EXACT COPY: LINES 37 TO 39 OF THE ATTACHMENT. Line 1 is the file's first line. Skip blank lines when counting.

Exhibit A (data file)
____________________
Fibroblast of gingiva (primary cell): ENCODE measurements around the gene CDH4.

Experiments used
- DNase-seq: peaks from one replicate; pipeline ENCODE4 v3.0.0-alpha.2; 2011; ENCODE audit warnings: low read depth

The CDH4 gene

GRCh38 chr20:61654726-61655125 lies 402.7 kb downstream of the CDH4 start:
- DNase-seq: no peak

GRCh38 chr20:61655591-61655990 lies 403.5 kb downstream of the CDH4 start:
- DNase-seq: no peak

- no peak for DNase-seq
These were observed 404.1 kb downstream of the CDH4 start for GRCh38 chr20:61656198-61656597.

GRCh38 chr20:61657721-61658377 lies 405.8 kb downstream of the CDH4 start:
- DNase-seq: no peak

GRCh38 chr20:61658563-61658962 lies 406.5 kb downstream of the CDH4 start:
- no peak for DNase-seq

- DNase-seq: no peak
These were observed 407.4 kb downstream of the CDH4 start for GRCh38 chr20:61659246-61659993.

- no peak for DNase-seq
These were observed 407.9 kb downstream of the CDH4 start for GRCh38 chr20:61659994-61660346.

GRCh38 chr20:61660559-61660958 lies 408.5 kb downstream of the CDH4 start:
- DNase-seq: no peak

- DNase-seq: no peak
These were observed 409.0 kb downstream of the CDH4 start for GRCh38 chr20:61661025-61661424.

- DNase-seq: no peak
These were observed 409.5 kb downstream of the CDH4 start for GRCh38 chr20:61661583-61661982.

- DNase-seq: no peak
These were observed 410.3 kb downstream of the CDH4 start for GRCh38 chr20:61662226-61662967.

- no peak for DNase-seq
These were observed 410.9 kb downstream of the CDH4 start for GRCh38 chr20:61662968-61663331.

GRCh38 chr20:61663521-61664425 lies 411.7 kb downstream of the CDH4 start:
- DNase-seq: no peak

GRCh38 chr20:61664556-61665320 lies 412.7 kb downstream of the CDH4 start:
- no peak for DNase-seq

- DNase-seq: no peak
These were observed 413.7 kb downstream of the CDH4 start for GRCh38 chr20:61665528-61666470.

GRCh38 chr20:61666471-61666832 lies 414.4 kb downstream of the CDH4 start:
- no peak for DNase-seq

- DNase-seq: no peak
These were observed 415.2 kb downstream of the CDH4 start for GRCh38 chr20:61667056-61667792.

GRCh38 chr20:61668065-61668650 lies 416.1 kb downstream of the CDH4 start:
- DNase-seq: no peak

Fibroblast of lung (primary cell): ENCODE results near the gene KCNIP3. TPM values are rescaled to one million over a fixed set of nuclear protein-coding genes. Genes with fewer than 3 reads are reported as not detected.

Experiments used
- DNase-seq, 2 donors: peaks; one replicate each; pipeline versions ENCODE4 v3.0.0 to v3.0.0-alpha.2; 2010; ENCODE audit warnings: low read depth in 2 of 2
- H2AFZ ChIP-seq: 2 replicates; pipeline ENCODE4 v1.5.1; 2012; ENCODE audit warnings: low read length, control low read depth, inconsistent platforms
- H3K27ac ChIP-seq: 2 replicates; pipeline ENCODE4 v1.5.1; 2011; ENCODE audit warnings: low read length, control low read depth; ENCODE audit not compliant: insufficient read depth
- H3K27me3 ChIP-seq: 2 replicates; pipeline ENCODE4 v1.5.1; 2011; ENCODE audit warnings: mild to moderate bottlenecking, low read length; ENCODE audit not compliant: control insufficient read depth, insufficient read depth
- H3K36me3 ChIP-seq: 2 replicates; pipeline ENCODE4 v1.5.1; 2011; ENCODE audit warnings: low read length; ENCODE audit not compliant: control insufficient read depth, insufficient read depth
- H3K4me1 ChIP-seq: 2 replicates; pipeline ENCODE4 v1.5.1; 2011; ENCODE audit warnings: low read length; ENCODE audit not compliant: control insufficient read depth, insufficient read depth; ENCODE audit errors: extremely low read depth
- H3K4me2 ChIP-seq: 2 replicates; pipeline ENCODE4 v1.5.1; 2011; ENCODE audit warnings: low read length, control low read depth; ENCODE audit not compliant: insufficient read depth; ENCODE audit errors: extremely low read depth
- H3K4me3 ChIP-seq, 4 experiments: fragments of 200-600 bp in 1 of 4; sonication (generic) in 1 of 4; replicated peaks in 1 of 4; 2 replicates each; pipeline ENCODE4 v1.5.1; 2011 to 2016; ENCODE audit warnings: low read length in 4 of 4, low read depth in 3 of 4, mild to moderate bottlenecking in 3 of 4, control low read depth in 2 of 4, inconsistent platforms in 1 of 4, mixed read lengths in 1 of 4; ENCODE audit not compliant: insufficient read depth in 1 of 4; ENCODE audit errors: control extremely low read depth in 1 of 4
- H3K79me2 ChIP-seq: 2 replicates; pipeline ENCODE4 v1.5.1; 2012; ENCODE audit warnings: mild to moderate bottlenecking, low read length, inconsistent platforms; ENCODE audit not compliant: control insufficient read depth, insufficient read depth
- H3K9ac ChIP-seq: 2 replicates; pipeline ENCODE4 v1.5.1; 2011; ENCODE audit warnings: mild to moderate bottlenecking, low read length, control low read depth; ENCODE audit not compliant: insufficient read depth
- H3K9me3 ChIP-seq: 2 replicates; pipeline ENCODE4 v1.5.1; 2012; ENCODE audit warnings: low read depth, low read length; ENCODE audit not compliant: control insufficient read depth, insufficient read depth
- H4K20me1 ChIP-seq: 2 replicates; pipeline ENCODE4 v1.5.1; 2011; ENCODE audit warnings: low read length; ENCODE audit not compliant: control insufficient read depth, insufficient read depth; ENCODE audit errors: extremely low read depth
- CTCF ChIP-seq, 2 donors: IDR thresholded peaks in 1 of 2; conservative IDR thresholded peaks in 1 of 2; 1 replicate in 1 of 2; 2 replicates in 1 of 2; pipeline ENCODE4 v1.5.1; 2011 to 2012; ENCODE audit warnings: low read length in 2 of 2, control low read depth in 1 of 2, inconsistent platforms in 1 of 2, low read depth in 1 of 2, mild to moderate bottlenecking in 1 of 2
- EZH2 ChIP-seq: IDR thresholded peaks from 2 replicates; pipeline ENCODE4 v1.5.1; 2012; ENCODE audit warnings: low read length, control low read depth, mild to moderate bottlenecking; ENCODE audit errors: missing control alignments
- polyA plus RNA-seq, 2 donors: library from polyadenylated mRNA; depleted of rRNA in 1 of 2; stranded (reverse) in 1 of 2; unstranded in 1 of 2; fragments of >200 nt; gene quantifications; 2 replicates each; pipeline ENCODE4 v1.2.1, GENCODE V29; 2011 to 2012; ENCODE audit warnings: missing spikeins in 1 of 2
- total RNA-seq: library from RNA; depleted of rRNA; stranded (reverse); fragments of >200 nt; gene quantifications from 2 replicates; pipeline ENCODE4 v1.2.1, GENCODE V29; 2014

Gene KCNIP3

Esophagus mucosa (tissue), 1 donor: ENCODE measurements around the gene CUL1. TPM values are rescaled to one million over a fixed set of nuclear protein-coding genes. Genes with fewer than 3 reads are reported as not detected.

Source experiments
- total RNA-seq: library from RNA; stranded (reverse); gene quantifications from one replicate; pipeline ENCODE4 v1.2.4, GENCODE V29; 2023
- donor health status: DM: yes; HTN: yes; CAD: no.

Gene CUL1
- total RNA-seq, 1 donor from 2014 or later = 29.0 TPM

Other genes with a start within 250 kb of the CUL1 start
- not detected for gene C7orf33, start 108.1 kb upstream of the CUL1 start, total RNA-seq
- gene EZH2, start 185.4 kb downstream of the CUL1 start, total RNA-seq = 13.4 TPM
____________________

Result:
- DNase-seq: no peak
These were observed 415.2 kb downstream of the CDH4 start for GRCh38 chr20:61667056-61667792.

GRCh38 chr20:61668065-61668650 lies 416.1 kb downstream of the CDH4 start: